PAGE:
Each month I spotlight two books guaranteed to delight readers and provide fun activities to further extend the meaning of each reading experience. With so many wonderful titles available, this is no easy task! I bring a 35-year teaching career, literacy expertise, and a passion for creating joyful readers and writers to every column I write. I certainly hope you enjoy this month’s picks as much as I do.
Gratitude Is My Attitude
On a recent Baltic Sea cruise, I had the opportunity to make broad brushstroke-visits to six countries in less than two weeks. Sampling the cultural highlights served as a reminder that in spite of our unique differences, as humans, our similarities are vast and worthy of celebrating. I can think of no better avenue for understanding and appreciating our lives and the lives of others than children’s literature. Books serve as mirrors to affirm our own cultural “ways of being and doing,” and windows to learn about the lives of others. We may wear different clothes, eat foods that do not look, smell, or taste the same, travel by alternate means, live in different style homes, and enjoy unique holiday traditions, but when it comes to what matters most—enjoying life fully in the midst of those who mean the most to us and being thankful for all we have—we resemble one another a lot!
In this season of thanksgiving, it is important to express gratitude to those who love us most (even if things can get a little rough around the edges) and appreciation for everything we have—no matter the circumstances. Research shows that children who practice gratitude are more optimistic, feel more satisfied with life, and have more positive attitudes toward their family and friends.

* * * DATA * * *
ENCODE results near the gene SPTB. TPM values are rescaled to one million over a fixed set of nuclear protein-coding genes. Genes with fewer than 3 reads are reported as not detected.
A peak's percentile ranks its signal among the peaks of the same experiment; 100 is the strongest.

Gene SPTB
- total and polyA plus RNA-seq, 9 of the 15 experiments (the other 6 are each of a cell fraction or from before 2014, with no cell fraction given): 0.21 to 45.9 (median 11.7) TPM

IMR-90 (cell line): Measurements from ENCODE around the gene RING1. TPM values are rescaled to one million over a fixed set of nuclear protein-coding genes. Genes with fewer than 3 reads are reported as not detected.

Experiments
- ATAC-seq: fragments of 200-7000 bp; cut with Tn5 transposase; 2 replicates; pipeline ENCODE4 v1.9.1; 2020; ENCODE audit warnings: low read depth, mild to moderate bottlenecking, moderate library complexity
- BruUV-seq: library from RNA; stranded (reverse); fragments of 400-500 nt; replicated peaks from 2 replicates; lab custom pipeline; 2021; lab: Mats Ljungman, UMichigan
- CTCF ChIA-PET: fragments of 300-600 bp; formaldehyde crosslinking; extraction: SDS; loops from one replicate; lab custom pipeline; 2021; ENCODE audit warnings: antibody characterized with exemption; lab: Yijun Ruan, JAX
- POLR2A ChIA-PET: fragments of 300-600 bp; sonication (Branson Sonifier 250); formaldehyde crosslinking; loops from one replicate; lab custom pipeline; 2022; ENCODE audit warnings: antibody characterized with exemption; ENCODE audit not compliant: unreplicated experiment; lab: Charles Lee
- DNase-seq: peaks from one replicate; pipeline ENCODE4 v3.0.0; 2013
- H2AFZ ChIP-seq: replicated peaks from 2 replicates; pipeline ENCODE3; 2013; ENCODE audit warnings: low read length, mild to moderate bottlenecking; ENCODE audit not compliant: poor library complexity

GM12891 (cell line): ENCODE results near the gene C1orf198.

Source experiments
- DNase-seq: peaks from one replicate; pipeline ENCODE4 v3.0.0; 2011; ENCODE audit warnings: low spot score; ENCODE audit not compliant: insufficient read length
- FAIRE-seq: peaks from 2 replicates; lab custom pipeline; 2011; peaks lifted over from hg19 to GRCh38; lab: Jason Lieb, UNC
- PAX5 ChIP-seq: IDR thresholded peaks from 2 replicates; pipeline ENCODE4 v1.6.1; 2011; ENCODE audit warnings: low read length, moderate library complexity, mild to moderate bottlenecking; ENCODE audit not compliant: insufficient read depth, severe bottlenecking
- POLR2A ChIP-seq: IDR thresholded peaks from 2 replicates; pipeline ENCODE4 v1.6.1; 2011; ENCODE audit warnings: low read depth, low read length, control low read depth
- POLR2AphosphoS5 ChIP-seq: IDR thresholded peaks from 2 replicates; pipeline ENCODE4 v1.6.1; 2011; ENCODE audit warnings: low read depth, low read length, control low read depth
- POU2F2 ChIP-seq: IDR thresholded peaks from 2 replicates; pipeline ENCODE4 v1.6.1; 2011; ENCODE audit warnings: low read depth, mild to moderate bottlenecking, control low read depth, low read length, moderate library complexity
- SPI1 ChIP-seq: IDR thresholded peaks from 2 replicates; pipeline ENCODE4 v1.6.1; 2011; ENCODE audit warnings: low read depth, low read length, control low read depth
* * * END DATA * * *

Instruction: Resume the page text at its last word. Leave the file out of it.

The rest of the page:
Five Ways to Show Gratitude Every Day:
- Start a collection of little grateful moments by keeping a “gratitude journal,” and day by day, watch all the good in your life pile up.
- Verbalize your thanks to that awesome person. Show gratitude by verbally acknowledging someone and make his or her day (and boost your own mood, too!).
- Clean up after yourself. This small act of kindness symbolizes your respect for others and for their things/space.
- Don’t complain for 24 hours. This might seem strange, but it will be good to realize how quickly you might be prone to jump to complaints rather than solutions.
- Write a thank-you card. This physical memento shows that you are truly appreciative of someone giving you their time and effort.
“For what you see and hear depends a good deal on where you are standing. It also depends on what sort of person you are.” ~C. S. Lewis, The Magician’s Nephew)
Giving Thanks: A Native American Good Morning Message
As a former elementary teacher, I know that any title featured on the long-running TV program Reading Rainbowwill be a hit even before I open the cover. This poignant text by Native American author/illustrator duo Swamp and Printup is no exception. A poetic children’s version of the “Thanksgiving Address,” an ancient message of the Iroquois Indians showing appreciation and celebration for all the rare and precious gifts of nature, is accompanied by beautiful illustrations depicting the Iroquois culture. From the first verse, “To be a human being is an honor, and we offer thanksgiving for all the gifts of life,” to the last, “So we will be happy and healthy every day and every night,” children and adults are prompted to express gratitude, daily, for all things.